Pittsburgh police do not dispute Dallas Latos’ claims that fans at last night’s Pirates-Reds game punched her and pulled her hair. But they nonetheless consider the matter “closed.” They’re characterizing it as a he-said/she-said situation and won’t file criminal charges.
They are characterizing it as an altercation between several drunk and/or drinking fans, implying that they include Latos in that crowd. Several people were ejected from the ballpark, including a couple of people with her. They have said that if anyone wishes to privately press charges they may. That process is more akin to a traffic ticket situation and won’t lead to any arrests.
On the one hand, this seems a bit lax given that they aren’t even disputing the victim’s claims of assault here. On the other hand, given what Pittsburgh police have done at PNC Park in the past, maybe they are just hellbent on erring on the side of caution these days.
Yankees’ special advisor and former outfielder Hideki Matsui expects to help the club “convince or recruit” Japanese two-way star Shohei Otani, according to a report from MLB.com’s Deesha Thosar. The Yankees are currently viewed as the favorites to sign Otani, though there still figures to be plenty of competition for his services when he finally becomes eligible to enter Major League Baseball.
Matsui also told Thosar that while he hasn’t seen a player find success as a hybrid pitcher/slugger in the majors, he’s taken notice of Otani’s success in both areas. “He’s done well in Japan, so as a baseball fan I’m looking forward to how he’s going to do here in the Majors and in the U.S.,” Matsui said, later adding, “If [pitching and hitting is] something he wants to do, and the team wants it, then why not?”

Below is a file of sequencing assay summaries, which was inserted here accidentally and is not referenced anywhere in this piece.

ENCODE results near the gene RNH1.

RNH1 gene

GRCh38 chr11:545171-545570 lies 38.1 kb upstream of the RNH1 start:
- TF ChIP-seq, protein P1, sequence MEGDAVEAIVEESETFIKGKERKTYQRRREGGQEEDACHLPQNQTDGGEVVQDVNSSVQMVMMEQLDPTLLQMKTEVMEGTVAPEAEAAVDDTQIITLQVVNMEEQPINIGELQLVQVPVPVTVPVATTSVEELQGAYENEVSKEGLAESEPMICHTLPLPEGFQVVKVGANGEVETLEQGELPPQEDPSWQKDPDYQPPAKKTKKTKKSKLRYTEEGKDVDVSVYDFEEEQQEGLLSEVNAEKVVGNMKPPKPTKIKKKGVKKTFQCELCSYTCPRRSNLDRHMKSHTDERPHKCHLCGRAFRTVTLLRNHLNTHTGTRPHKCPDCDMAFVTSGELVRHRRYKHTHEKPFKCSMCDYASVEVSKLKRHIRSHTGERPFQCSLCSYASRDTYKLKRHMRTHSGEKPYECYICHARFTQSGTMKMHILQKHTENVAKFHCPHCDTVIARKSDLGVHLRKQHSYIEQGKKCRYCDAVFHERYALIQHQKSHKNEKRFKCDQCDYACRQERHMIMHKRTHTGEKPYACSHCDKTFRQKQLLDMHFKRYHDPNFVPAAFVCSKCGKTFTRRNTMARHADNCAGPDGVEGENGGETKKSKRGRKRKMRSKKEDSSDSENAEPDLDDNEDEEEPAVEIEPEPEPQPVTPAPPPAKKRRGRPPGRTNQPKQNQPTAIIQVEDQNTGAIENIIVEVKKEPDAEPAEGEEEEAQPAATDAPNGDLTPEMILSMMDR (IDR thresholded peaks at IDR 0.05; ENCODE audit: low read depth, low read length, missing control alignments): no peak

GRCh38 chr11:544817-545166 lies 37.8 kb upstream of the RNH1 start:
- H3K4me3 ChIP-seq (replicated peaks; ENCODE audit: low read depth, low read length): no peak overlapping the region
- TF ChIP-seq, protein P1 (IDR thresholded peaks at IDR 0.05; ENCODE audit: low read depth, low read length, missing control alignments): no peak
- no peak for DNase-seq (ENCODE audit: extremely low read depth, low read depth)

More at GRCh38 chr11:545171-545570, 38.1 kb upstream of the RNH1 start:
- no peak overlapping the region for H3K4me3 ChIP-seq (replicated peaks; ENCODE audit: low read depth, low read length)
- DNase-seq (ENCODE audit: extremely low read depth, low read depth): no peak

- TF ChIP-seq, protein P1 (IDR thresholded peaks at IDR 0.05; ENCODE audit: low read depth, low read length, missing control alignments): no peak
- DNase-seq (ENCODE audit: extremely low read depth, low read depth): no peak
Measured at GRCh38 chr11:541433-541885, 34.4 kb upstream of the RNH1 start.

Neither the Yankees nor any other suitor should be too concerned with Otani’s ability to translate his .332 batting average and 3.20 ERA to MLB — at least, not just yet. There are still a few roadblocks in his path to the major leagues, most notably the lack of approval from the Players Association. Per FanRag Sports’ Jon Heyman, the union doesn’t want to sign off on an agreement that would give the Nippon Ham Fighters a $20 million posting fee in exchange for Otani’s services. According to the posting system rules, Otani himself would be eligible to receive no more than a $4 million signing bonus.
The good news in all of this? The union agreed to reach a final decision by Monday, November 21, so there’s still a chance Major League Baseball will see the talented two-way player bring his unique skillset to the field in 2018.